Hunting in Iowa has changed significantly over the years. Four decades ago, wild turkey and venison were rare or non-existent in much of the state. Most hunters started out shooting squirrels and rabbits before moving on to pheasants and/or waterfowl. Only then did they graduate to a bigger game, if they had access to it at all.
Since then, turkey and deer restoration efforts have been more than successful, and the juvenile seasons offer beginning hunters their first shot at both. Many young people, some who are not yet of school age, start out in the field taking advantage of this big game reward.
Both species lend themselves to blind hunting, eliminating the need for stealth or silence. Youth who lack the strength or maturity to take a loaded gun to the field can use a shooting support under the watchful eye of a mentor who can offer advice on safe and proper shot selection.
While it’s hard to criticize anything that gets youngsters involved in hunting from the start, this new emphasis on big game hunting has come at a cost. Having experimented with deer and turkey, many younger hunters never “go back” to hunting small game. When they become fathers and mentors in turn, they have no highland traditions to pass on to the next generation.
It’s a shame. The Upland game offers hunters the opportunity to extend their season while perfecting their wood handling, marksmanship, firearm safety skills and patience. Rabbits and squirrels are abundant and underutilized in most places, while pheasants are recovering from recent record lows.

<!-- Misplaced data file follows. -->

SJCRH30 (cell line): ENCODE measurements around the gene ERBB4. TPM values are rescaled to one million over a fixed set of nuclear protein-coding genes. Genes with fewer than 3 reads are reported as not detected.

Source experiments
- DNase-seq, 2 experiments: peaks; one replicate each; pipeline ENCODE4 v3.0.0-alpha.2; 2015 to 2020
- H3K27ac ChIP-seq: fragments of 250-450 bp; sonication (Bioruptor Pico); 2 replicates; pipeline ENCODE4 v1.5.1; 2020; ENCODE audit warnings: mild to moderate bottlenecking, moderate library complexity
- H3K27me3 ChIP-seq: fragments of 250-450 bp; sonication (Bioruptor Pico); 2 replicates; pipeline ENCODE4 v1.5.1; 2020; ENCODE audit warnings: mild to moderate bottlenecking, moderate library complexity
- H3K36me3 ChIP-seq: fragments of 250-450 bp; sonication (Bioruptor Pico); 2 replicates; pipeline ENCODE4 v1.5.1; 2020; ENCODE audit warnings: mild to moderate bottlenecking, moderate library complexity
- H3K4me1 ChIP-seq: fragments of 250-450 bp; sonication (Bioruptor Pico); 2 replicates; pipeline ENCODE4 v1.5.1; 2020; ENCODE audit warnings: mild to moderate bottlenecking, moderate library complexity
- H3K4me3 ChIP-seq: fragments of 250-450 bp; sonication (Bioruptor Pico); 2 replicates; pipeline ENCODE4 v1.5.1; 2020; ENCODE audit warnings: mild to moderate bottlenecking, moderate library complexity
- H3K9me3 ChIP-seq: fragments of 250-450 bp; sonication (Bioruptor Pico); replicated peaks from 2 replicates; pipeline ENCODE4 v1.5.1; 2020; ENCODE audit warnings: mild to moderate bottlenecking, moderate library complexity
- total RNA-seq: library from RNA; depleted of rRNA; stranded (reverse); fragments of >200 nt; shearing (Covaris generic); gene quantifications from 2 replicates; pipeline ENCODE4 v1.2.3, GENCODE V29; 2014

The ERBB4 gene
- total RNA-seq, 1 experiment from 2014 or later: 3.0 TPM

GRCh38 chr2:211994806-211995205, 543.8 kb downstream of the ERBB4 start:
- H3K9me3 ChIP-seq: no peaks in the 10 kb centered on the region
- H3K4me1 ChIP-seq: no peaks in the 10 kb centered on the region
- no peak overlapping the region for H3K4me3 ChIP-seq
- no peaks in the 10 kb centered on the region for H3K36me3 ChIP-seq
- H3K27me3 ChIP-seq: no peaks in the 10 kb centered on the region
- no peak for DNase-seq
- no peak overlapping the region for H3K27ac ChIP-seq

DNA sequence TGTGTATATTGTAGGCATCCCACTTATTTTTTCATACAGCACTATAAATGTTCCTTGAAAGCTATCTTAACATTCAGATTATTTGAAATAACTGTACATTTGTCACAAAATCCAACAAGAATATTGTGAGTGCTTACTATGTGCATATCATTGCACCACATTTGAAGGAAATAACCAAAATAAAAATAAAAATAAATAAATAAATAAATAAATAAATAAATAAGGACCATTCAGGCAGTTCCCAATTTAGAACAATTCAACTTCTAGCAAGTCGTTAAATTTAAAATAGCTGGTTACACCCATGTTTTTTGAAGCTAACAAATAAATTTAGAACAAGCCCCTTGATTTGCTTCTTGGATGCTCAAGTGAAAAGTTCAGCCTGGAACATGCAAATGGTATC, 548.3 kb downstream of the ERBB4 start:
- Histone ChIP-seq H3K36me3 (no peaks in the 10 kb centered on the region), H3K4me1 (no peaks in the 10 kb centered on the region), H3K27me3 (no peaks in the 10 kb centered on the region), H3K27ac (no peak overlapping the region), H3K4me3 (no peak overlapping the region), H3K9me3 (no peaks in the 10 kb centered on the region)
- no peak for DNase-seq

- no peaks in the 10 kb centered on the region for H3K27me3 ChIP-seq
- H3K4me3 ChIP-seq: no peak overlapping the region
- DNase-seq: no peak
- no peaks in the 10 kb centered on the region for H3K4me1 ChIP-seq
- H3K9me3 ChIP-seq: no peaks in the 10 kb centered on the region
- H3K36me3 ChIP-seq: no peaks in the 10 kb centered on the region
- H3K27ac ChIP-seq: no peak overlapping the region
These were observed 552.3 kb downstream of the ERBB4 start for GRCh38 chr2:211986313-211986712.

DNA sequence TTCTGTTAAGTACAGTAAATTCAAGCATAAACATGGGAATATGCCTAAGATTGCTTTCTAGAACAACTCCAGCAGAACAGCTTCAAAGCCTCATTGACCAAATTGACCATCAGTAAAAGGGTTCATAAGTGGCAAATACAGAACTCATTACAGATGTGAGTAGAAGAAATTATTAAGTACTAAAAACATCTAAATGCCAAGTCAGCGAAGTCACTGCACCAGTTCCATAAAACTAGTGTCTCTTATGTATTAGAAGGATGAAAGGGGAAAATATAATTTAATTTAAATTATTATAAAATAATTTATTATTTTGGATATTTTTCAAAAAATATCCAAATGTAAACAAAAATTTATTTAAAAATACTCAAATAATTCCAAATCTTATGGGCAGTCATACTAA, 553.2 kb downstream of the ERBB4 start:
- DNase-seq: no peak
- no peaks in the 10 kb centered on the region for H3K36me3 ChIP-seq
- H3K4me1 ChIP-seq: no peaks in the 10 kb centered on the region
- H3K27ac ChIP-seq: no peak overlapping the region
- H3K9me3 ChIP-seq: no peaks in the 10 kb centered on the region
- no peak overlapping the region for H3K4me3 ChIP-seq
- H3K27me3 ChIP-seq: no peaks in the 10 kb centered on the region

Minimal equipment is required to hunt mountain game, and most hunters don’t need to travel far to find them. Bag limits are generous, and all three species make excellent food at the table. Hunters who have forgotten, or have never experienced, the simple joy of chasing mountain game should consider giving it a try. The following tips will help.
Plus:How Weather Conditions Affect Ice Fishing
Finding gray or fox squirrel habitat is as simple as locating nut-producing trees. Oaks and hickories are more abundant in Iowa and are highly prized by both species, though walnuts, beeches, and various others are also used if available. When nut trees are missing or unproductive, squirrels will easily turn to waste kernels.
In addition to burrowing in tree cavities, squirrels build nests out of sticks. These are easy to spot, while a closer look will reveal cut walnut shells or crop debris where bushytails have been feeding.
Squirrels generally prefer areas where mature trees create a closed canopy to shade undergrowth. This allows them to more easily find nuts and see approaching danger when they are on the ground. These areas also make it easier for hunters to spot squirrels and offer clean lines of fire.
Having identified a good spot, many hunters simply creep up quietly at dawn, sit against a tree and wait for the action. It is helpful to wear appropriate camouflage, including a face mask.
Commercial squirrel calls are supposed to elicit a response from curious or territorial animals. Some veterans also recommend banging two quarters together to mimic the sound of a squirrel cracking nuts.